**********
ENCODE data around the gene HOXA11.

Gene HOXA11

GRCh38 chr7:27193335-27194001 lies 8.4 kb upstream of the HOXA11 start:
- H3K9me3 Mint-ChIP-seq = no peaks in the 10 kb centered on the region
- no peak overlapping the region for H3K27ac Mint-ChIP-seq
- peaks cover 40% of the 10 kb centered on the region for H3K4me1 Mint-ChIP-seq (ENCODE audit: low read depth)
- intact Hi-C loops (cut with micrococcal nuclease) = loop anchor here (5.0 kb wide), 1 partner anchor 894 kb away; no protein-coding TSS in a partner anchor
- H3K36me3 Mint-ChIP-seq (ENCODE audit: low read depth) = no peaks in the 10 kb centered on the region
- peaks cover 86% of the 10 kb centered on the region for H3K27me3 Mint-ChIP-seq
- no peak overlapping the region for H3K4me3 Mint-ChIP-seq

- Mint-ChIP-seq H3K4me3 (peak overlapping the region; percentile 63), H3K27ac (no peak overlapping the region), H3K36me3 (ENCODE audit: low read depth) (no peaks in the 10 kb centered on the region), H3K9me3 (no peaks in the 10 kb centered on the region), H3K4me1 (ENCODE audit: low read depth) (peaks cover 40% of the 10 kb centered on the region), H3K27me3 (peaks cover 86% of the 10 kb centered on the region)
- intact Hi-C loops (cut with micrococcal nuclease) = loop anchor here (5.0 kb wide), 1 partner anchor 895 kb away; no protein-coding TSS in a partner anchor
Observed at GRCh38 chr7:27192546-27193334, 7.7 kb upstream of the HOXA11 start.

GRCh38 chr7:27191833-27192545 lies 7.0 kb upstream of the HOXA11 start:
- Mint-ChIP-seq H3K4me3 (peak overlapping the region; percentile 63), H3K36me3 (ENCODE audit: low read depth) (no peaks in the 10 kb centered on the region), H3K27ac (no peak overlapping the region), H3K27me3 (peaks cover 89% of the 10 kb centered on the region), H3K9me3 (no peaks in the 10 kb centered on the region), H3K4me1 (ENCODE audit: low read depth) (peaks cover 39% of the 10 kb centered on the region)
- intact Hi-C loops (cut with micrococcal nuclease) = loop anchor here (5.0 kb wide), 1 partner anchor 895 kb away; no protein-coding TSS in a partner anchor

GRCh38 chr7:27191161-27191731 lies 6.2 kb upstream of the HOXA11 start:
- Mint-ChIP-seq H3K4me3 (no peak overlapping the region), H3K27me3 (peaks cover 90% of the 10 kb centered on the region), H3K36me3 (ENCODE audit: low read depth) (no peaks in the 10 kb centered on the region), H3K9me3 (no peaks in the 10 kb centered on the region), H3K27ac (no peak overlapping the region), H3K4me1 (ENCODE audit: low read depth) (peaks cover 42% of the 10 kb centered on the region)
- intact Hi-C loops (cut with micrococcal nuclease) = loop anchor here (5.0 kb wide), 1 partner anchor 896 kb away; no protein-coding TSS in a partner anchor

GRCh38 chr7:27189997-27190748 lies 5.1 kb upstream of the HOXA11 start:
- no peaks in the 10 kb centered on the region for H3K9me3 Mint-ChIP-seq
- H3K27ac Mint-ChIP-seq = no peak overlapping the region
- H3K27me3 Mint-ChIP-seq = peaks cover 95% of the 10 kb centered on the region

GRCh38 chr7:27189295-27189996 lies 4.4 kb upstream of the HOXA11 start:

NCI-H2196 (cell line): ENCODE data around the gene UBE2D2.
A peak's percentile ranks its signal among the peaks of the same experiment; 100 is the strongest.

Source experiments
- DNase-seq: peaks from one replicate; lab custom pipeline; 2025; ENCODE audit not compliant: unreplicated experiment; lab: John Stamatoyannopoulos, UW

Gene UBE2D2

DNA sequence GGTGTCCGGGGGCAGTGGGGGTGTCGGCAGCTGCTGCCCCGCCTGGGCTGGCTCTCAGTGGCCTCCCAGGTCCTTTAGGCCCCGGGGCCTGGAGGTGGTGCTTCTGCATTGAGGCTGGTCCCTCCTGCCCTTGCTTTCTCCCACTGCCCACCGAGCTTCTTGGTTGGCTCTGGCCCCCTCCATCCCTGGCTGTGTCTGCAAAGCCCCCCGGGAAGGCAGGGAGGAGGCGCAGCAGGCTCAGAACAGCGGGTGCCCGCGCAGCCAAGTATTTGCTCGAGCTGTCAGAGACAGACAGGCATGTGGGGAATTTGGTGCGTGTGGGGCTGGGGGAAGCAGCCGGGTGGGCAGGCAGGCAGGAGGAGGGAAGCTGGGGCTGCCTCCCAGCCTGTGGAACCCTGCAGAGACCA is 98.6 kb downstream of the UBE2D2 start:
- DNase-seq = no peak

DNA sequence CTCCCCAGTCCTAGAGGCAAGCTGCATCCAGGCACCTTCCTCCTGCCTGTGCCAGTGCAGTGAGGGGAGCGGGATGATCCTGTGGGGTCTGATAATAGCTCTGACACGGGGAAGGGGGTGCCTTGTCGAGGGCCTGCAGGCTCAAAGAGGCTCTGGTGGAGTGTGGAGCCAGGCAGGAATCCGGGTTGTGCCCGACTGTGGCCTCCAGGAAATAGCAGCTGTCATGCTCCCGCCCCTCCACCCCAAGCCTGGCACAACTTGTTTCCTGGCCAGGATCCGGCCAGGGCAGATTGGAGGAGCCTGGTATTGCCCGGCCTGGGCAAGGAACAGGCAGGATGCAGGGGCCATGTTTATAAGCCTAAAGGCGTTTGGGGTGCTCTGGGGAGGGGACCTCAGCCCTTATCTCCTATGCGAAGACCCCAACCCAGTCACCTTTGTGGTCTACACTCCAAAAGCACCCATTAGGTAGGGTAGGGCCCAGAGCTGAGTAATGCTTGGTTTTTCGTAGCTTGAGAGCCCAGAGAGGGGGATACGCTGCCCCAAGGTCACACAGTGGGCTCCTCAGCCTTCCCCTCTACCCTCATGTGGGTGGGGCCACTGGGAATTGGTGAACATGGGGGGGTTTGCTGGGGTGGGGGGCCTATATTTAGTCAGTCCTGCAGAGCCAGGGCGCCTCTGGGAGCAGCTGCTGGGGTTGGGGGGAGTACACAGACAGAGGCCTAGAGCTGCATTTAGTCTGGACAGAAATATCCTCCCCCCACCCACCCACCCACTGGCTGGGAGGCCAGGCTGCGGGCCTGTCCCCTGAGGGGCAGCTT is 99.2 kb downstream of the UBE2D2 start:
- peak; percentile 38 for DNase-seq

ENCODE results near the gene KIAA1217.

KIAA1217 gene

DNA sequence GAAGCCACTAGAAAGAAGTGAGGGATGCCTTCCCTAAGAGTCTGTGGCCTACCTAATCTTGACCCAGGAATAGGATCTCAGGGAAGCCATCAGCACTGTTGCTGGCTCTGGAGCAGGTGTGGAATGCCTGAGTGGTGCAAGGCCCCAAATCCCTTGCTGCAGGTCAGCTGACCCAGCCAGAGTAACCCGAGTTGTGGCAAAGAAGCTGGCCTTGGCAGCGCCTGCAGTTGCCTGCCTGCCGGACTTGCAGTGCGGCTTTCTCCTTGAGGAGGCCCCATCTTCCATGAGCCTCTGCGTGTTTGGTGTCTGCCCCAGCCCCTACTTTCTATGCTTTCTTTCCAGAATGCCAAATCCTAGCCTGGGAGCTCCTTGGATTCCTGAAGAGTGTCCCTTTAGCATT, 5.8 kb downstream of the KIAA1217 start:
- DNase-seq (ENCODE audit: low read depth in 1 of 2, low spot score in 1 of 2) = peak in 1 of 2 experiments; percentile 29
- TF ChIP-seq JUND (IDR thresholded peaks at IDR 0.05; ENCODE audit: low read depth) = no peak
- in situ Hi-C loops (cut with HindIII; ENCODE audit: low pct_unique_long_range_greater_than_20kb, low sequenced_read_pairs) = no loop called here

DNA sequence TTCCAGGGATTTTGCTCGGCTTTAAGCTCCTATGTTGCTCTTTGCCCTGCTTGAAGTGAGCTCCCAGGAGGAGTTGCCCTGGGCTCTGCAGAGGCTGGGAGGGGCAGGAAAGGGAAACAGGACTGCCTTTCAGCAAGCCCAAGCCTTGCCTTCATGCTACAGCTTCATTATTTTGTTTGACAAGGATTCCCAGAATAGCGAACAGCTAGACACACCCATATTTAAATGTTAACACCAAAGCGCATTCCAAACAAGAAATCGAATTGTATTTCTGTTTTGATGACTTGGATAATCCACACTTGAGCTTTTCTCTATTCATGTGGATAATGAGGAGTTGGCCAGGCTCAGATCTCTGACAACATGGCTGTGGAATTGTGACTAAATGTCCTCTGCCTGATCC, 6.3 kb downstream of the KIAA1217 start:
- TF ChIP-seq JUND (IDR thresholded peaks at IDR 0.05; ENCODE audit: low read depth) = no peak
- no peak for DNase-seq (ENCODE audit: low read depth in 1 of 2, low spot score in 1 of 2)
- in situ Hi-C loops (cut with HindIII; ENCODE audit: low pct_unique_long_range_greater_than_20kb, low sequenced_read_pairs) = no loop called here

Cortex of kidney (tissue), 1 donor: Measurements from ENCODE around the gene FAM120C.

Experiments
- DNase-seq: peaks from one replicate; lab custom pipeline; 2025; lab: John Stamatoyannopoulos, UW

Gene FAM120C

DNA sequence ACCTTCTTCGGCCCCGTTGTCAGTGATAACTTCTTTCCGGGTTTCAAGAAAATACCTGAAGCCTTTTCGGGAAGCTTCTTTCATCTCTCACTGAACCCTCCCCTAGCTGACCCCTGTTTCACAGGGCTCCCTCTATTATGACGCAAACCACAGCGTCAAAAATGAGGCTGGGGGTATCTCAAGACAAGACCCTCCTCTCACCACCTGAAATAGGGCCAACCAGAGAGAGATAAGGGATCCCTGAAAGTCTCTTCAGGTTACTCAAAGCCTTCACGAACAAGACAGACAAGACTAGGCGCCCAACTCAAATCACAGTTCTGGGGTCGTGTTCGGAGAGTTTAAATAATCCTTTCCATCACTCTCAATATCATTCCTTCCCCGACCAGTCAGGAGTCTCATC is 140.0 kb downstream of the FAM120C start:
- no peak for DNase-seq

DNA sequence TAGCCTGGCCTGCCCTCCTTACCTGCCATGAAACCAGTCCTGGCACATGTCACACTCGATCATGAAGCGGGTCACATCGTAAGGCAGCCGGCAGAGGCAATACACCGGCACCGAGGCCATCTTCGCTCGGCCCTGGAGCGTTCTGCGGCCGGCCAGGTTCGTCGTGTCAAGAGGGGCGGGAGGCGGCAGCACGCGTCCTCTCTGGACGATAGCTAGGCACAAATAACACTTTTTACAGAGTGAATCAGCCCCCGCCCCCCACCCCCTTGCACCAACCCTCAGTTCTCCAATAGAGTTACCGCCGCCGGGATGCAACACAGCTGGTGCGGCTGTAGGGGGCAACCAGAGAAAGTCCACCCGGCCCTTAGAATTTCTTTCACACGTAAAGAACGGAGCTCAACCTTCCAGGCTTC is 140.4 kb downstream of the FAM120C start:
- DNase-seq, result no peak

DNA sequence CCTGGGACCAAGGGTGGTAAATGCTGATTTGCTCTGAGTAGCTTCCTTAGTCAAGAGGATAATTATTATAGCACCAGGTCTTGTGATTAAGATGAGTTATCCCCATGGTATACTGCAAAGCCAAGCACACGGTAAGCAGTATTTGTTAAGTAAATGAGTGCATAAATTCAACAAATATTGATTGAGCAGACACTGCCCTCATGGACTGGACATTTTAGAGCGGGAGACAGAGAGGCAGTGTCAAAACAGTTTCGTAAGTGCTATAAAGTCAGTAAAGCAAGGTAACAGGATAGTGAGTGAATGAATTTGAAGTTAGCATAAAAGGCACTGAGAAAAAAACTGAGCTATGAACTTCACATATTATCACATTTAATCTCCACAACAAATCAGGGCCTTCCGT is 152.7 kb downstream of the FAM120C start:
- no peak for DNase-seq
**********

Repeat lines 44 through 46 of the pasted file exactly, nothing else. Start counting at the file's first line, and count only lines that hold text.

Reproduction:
Cortex of kidney (tissue), 1 donor: Measurements from ENCODE around the gene FAM120C.

Experiments
- DNase-seq: peaks from one replicate; lab custom pipeline; 2025; lab: John Stamatoyannopoulos, UW